Origin: America, South Carolina, Charleston
OH. 30 5/8"; OW. 20 3/8"; OD. 10".
Mahogany, white pine, tulip poplar, satinwood and inlay woods, and glass.
Acc. No. 1991-432
Appearance: Shield-shaped swinging looking glass with dashed stringing at edges and (restored) ivory finial; shaped standards with (restored) applied, turned ivory bosses; box with three drawers, serpentine front, half serpentine sides, and canted front corners on (restored) ogee bracket feet; top of box and drawer fronts outlined with satinwood cross-banding and colored stringing; top of box features ovoid central inlay with carnation and spray of leaves on light ground; canted corners each feature ovoid inlay of roses and leaves, the whole surrounded by quarter-fans.
Construction: The shield- or vase-shaped looking glass frame is made of laminated wood and bent to form, probably with moisture and heat. Its front and side surfaces are covered with veneer. The mirror plate is secured within the frame between a series of thin, heavily chamfered glue blocks and the back board, which is fastened with cut nails. The solid mahogany standards are tenoned into the top of the box and backed at the base with shaped brackets secured by screws. Veneer conceals the nature of the joints between the top, sides, and bottom of the box. A series of small square holes along the front and side edges of the bottom board were made by nails temporarily set in these locations to aid in tying down the veneers on the curved surfaces while the glue dried. The back of the box is nailed to the case. The laminated drawer fronts are veneered, and their upper edge is covered with a thick mahogany strip. The drawer frames are dovetailed, and the bottoms are set into grooves at the front and sides. The rear edges of the bottoms were not nailed or glued originally.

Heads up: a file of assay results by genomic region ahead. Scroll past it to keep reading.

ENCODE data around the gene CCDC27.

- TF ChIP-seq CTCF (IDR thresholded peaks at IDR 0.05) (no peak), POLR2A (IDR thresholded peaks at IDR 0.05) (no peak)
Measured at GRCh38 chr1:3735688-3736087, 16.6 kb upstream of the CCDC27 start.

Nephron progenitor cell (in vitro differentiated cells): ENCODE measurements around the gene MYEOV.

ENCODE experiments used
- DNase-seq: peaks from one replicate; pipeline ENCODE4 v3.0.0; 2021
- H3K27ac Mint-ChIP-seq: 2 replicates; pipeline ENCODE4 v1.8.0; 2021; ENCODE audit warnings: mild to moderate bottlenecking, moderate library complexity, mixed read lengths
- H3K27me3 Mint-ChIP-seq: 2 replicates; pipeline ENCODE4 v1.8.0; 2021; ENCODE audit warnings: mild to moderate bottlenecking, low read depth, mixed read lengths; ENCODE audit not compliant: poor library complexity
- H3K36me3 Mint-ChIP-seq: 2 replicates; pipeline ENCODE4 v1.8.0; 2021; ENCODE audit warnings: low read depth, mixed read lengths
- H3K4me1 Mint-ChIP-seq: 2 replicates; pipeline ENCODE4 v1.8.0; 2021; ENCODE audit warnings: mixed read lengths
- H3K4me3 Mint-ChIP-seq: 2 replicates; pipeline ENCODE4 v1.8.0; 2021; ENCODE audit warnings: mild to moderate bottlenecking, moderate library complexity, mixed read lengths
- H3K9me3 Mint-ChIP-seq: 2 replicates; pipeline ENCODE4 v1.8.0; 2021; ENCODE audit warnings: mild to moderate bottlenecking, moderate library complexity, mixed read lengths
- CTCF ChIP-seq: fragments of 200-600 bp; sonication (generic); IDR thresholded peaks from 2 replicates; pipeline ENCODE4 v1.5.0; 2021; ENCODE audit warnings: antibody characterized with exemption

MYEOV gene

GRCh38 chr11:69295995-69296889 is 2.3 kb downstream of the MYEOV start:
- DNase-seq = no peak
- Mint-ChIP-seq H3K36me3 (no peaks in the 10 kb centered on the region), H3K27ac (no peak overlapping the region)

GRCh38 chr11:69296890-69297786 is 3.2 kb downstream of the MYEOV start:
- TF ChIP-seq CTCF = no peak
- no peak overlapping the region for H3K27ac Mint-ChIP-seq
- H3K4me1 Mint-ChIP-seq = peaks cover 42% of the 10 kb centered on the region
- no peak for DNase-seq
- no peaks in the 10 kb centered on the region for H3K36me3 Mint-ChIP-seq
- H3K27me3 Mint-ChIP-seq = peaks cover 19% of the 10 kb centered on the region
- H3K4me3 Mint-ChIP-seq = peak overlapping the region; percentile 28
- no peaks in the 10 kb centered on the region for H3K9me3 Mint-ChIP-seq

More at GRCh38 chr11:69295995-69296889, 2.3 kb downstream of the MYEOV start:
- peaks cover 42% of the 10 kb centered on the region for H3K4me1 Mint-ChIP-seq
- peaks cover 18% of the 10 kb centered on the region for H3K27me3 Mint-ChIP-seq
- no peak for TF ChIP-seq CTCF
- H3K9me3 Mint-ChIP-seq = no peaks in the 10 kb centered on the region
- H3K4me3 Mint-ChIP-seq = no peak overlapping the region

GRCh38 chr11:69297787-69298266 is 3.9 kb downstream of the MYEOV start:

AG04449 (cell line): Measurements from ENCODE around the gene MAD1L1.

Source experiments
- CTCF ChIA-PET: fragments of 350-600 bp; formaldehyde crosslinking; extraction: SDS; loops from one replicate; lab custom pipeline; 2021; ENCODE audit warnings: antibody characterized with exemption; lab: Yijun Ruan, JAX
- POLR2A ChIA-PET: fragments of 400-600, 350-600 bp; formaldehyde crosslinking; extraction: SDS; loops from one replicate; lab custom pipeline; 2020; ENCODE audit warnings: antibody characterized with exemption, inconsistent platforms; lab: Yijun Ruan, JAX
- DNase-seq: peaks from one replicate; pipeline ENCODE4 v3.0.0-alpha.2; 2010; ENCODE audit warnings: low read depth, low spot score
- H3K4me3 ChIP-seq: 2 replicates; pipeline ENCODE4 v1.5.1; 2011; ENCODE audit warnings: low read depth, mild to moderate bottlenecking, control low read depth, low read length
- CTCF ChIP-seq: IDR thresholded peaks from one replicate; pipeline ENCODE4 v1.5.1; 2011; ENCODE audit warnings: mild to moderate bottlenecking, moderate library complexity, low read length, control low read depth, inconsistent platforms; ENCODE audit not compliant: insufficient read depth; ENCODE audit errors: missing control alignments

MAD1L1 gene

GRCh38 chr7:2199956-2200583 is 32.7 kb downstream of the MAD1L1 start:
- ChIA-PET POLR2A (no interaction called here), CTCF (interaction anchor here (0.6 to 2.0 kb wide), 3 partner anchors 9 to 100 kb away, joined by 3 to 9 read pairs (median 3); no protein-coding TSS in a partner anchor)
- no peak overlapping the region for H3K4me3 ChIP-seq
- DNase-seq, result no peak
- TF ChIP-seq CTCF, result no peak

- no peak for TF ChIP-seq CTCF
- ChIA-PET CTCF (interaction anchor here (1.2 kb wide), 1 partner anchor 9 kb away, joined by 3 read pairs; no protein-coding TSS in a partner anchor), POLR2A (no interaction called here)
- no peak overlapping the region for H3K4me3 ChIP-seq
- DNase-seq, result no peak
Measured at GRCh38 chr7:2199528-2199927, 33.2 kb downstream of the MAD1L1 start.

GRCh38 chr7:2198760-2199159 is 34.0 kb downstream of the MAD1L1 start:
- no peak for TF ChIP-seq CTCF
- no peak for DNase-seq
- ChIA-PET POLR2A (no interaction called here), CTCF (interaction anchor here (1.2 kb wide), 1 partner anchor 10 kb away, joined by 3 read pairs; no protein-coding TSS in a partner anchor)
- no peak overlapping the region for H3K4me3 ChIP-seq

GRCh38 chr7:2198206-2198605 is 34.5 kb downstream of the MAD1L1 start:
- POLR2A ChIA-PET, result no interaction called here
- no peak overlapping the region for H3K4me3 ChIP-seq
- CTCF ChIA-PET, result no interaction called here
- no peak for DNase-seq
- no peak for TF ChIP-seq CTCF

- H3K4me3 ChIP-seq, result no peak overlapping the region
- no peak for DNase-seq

Materials: Mahogany standards, frame veneers, top veneers, side veneers, blade and divider veneers, drawer front veneers, drawer sides, and drawer backs; white pine mirror back board, box back board, top board core, side board cores, bottom board, drawer dividers, drawer front cores, and glue blocks; tulip poplar drawer bottoms; satinwood and other inlays.
Label:Advertisements suggest that the few dressing glasses made in America before 1750 were the products of standard cabinet shops rather than specialists. Several cabinetmakers in Charleston, South Carolina, followed that practice. In 1732, the firm of Broomhead and Blythe sought new commissions, or "bespoke work," offering a full array of case furniture as well as "peer Glasses, Sconces and Dressing Glasses." The next year, cabinetmaker William Carwithin (w. 1732-1746) advertised "Desks, and Book-cases, Chests of Drawers, Clock-cases, Tables of all sorts, Peer-Glass Frames, Swinging Frames, and all other sorts of Cabinet Ware, made as neat as ever." Scattered advertisements from specialists began to appear only later in the century. "Carver & Gilder" William Lawrence (w. 1768-ca. 1778), having just returned to Charleston from London, announced in 1774 "that he has brought with him a variety of looking-glass Plate, for Pier, Gerandole, and Dressing Frames." American-made dressing glasses finally became more widely available during and after the Revolution when trade with Britain was disrupted. Charleston carver and gilder John Parkinson (w. 1777-1798) took advantage of the situation in 1783, advertising that he manufactured "ladies toilet or dressing glasses made oval or square."